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San Diego lifeguards to deploy to Texas following union leader, fire chief dispute

San Diego Urban Search & Rescue - California Task Force 8

SAN DIEGO – Despite the public argument between the head of the lifeguards union in San Diego and the San Diego Fire-Rescue fire chief Tuesday, swift-water rescue teams were getting ready to deploy to the Hurricane Harvey disaster in Texas.

Lifeguards told FOX 5 Tuesday late afternoon that they were now loading up for their deployment to Texas.

The announcement came hours after SDFRD Chief Brian Fennessy told reporters that the swift-water rescue teams hadn’t been requested yet.

In an open letter to Texas Governor Gregg Abbott and the mayor and citizens of Houston, lifeguard Sgt. Ed Harris, a former interim City Council member who finished third in the mayoral race last year, wrote that his team packed its bags last week and readied its boats as it watched Hurricane Harvey approaching the Gulf Coast.

“They waited for the call to go that would surely come quickly. It did not,” wrote Harris. “On Saturday, our team was informed to unpack and take the boats over to the fire department … We are sickened that Chief Brian Fennessy has blocked our response.”

At a news conference, Fennessy told reporters that 24 members of the San Diego Fire-Rescue Department were performing rescues Tuesday in Katy, Texas, as part of the Urban Search and Rescue California Task Force 8, a specialized team of rescuers from more than 21 agencies around the county. That task force specializes in large-scale urban disasters, and more specifically confined space search-and-rescue operations when structures have collapsed, according to the city of San Diego.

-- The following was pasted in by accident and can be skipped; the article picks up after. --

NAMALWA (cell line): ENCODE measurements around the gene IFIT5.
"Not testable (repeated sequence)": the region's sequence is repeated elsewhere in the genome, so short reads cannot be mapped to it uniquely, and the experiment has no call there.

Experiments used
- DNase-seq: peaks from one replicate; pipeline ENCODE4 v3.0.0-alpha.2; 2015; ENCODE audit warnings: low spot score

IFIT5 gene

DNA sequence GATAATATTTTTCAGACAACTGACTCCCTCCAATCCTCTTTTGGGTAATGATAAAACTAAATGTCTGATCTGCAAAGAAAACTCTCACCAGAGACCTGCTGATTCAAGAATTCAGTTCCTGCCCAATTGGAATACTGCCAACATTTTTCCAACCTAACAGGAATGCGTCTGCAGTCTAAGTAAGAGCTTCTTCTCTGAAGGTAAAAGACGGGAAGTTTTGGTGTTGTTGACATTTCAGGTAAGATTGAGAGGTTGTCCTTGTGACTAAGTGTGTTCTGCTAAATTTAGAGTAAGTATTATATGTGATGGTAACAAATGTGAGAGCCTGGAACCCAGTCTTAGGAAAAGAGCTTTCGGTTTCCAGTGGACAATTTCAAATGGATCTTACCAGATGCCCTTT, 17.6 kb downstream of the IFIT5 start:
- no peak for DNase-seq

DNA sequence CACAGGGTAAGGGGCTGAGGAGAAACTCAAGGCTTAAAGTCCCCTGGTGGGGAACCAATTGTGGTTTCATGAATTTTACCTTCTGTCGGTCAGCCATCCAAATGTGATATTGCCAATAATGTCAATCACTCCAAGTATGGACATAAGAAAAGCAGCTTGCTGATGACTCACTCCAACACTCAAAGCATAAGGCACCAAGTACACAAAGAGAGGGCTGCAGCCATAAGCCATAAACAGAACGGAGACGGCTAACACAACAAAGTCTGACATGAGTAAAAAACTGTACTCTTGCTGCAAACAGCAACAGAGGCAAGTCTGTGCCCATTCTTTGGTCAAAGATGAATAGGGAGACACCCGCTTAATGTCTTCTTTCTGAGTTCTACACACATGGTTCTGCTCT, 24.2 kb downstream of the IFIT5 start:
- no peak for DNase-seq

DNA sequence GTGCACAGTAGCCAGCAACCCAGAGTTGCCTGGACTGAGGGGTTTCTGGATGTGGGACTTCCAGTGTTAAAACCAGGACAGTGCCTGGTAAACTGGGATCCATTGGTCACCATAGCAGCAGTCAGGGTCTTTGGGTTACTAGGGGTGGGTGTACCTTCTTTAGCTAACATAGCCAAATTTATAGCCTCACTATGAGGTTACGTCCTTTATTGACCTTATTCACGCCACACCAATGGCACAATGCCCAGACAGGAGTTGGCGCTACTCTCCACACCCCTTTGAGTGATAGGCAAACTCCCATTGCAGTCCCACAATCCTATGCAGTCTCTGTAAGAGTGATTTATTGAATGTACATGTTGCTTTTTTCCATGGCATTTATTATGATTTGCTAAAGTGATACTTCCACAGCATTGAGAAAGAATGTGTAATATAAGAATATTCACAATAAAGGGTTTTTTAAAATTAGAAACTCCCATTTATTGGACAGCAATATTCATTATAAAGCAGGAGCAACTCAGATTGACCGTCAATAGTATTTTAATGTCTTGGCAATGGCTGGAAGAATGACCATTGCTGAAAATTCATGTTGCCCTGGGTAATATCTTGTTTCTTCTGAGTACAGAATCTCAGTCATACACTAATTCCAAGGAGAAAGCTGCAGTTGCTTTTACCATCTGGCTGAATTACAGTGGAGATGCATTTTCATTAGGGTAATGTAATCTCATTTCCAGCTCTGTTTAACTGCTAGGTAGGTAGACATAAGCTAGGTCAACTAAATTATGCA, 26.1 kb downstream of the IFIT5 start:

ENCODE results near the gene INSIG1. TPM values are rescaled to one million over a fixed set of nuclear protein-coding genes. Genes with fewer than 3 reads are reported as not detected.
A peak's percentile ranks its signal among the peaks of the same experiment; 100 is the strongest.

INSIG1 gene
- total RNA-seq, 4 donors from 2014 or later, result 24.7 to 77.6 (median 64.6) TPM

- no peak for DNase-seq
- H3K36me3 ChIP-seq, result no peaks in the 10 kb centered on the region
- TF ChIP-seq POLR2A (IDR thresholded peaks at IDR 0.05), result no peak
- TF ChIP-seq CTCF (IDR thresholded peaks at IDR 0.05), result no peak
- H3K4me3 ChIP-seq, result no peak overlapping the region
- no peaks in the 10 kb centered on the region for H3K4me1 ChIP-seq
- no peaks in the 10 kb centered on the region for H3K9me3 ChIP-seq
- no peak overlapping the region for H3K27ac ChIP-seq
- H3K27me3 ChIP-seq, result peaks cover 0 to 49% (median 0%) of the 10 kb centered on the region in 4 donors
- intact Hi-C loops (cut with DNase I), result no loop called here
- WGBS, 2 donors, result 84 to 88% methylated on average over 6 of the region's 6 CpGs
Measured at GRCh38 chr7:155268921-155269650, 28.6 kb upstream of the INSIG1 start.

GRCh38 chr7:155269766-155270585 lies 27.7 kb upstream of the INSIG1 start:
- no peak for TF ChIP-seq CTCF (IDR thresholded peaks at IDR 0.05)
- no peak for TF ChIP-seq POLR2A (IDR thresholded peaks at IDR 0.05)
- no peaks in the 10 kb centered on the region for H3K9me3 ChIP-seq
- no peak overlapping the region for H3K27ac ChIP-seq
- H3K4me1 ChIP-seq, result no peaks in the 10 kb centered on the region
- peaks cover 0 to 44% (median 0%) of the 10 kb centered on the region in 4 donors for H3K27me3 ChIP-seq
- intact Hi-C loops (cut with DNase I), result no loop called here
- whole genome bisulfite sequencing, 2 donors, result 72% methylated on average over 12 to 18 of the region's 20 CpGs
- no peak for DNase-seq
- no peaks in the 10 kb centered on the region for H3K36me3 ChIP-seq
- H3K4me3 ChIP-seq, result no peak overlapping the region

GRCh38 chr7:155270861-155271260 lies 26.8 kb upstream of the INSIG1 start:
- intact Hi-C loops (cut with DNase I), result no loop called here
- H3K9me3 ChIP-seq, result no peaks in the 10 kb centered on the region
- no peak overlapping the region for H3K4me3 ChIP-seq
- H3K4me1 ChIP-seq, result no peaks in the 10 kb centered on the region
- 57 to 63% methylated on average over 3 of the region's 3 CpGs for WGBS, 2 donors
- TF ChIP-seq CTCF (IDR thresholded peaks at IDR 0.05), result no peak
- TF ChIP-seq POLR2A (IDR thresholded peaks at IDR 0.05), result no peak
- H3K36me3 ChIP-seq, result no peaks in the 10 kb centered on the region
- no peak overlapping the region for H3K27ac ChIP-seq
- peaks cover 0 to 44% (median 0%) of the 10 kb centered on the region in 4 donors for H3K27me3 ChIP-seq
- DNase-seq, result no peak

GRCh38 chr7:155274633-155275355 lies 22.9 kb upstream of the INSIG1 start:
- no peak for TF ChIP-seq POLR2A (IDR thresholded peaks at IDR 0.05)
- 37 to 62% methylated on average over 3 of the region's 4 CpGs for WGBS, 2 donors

He said a swift-water rescue team made up primarily of lifeguards has not been requested. Deployment decisions are made by the Federal Emergency Management Agency and state offices of emergency services.

Harris might not understand how the system works, the chief said.

Fennessy said he’d like to be in Houston himself.

“All of us in public safety want to be there — we can’t all be there,” Fennessy said.

“There is a system that provides the resources during these types of disasters,” he said. “I can’t just send them down there because they want to go.”

He said Harris and another lifeguard employee sent an email asking for time off so they could go to Texas to help. The agencies that coordinate disaster responses discourage “self-deployments,” according to the chief.

Harris said the lifeguard river rescue team is “nationally recognized” and it also “spent weeks rescuing people during Hurricane Katrina.” He said even after the team was told Saturday to give its boats to SDFRD, the team members remained ready and willing to head to Texas.

 

Harvey, which is now a tropical storm, made landfall in Texas on Friday night as a Category 4 hurricane before moving back over the Gulf of Mexico. It has already dropped close to 50 inches of rain in some areas near Houston and caused catastrophic flooding in Houston and the surrounding areas. The Houston police chief said Monday morning that authorities had already made at least 2,000 rescues in the city.

 

“I’m profoundly, profoundly disappointed in lifeguard Sgt. Harris,” Fennessy said.

“In my opinion, to politicize his own agenda when the great state of Texas, the city of Houston, the suburbs and now Louisiana — thousands of people are suffering, people dying — to represent that we or the system failed in sending him or his lifeguards out is a flat lie,” he said.

He said the SDFRD will look into whether Harris crossed any kind of line with his letter that might warrant disciplinary action, but his role as union head allows him to take “some liberties” that other employees can’t.